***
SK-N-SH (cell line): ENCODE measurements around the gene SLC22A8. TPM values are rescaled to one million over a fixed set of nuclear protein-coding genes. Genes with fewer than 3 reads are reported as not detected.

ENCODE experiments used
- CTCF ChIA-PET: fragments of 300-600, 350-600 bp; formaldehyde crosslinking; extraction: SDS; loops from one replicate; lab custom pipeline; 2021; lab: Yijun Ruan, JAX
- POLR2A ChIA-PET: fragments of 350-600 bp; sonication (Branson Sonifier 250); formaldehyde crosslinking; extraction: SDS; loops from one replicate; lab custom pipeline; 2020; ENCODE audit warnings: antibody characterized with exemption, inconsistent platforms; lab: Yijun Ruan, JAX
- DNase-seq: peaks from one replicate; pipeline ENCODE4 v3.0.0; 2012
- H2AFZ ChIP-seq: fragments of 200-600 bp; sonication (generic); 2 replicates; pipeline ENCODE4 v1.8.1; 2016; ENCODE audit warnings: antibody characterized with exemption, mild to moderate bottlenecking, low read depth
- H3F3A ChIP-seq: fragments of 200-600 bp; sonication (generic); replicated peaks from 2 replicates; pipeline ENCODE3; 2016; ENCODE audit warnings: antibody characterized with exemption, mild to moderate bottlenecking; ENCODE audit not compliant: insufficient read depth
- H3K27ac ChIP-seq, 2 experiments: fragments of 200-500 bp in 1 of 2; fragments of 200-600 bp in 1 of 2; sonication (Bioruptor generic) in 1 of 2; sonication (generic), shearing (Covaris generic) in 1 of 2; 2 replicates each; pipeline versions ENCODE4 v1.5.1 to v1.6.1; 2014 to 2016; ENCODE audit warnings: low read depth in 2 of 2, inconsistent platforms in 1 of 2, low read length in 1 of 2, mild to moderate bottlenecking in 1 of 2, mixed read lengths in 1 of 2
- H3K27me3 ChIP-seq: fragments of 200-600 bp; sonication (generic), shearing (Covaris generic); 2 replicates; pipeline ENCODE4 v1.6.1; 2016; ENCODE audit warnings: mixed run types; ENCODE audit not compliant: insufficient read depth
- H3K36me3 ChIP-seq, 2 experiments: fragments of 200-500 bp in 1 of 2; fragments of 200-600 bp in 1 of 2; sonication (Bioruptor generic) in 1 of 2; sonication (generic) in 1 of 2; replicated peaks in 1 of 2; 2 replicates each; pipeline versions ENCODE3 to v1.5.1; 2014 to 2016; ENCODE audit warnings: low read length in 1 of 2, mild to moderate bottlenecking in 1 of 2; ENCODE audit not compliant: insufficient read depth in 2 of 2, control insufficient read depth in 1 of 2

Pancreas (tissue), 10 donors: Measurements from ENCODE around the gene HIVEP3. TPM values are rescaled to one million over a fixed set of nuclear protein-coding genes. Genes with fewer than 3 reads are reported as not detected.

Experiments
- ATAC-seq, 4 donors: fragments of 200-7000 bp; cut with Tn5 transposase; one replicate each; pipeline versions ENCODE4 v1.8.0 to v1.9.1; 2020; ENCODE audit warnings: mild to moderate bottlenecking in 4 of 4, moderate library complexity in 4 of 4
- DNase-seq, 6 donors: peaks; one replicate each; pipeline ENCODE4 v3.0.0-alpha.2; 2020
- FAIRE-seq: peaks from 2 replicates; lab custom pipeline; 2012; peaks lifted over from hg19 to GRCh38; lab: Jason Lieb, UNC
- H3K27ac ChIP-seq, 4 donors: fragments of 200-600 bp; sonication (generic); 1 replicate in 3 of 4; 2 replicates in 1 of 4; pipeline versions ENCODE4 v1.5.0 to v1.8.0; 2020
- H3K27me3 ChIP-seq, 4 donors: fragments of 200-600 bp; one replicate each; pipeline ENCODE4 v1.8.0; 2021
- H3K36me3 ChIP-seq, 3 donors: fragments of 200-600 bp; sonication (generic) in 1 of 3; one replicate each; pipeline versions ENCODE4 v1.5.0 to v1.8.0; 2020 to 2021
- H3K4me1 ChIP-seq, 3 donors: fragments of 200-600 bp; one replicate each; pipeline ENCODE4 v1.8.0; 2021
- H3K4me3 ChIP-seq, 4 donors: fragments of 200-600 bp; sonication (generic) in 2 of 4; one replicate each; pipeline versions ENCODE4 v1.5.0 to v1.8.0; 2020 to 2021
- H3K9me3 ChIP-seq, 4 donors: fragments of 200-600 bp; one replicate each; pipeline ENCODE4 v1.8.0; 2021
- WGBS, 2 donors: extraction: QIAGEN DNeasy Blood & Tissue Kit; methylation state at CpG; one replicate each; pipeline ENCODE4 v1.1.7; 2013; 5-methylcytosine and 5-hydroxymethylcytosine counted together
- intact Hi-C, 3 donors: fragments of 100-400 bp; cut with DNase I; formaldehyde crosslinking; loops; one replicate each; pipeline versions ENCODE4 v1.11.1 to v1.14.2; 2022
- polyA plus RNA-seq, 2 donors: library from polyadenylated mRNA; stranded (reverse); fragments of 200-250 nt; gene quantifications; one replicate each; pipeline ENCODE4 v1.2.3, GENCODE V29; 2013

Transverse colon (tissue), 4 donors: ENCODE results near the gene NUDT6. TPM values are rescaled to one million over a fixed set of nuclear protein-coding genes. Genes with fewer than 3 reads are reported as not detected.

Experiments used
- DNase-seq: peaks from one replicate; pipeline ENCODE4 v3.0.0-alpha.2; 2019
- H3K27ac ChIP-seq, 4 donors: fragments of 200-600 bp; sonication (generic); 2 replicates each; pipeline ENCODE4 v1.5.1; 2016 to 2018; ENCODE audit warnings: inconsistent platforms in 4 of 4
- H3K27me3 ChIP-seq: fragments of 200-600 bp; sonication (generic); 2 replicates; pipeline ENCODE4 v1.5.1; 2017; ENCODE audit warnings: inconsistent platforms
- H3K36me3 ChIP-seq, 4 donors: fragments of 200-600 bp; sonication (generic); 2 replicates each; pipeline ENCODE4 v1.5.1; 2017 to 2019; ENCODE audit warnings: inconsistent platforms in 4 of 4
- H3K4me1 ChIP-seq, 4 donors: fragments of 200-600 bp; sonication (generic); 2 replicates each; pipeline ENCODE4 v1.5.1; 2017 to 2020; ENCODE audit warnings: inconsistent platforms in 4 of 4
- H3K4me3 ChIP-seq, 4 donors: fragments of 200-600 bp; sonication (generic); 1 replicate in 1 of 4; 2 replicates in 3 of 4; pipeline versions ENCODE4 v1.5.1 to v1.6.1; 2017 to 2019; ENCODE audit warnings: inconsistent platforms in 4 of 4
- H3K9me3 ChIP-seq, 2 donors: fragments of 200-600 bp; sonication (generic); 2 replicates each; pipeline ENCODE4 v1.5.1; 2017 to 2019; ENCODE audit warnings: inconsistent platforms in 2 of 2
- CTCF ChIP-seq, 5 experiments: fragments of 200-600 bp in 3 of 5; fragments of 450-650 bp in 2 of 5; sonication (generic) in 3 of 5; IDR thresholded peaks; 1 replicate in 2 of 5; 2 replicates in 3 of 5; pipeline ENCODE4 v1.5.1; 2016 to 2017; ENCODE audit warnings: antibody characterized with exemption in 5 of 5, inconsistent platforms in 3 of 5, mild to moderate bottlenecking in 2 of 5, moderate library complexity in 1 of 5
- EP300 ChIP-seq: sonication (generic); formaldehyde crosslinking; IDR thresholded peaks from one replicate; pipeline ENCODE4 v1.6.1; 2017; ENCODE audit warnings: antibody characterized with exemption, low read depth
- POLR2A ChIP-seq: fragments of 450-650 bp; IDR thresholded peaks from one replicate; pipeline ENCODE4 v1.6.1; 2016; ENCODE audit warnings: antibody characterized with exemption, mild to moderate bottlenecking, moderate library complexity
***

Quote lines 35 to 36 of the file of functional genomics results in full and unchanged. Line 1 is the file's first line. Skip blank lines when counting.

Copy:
- EP300 ChIP-seq: sonication (generic); formaldehyde crosslinking; IDR thresholded peaks from one replicate; pipeline ENCODE4 v1.6.1; 2017; ENCODE audit warnings: antibody characterized with exemption, low read depth
- POLR2A ChIP-seq: fragments of 450-650 bp; IDR thresholded peaks from one replicate; pipeline ENCODE4 v1.6.1; 2016; ENCODE audit warnings: antibody characterized with exemption, mild to moderate bottlenecking, moderate library complexity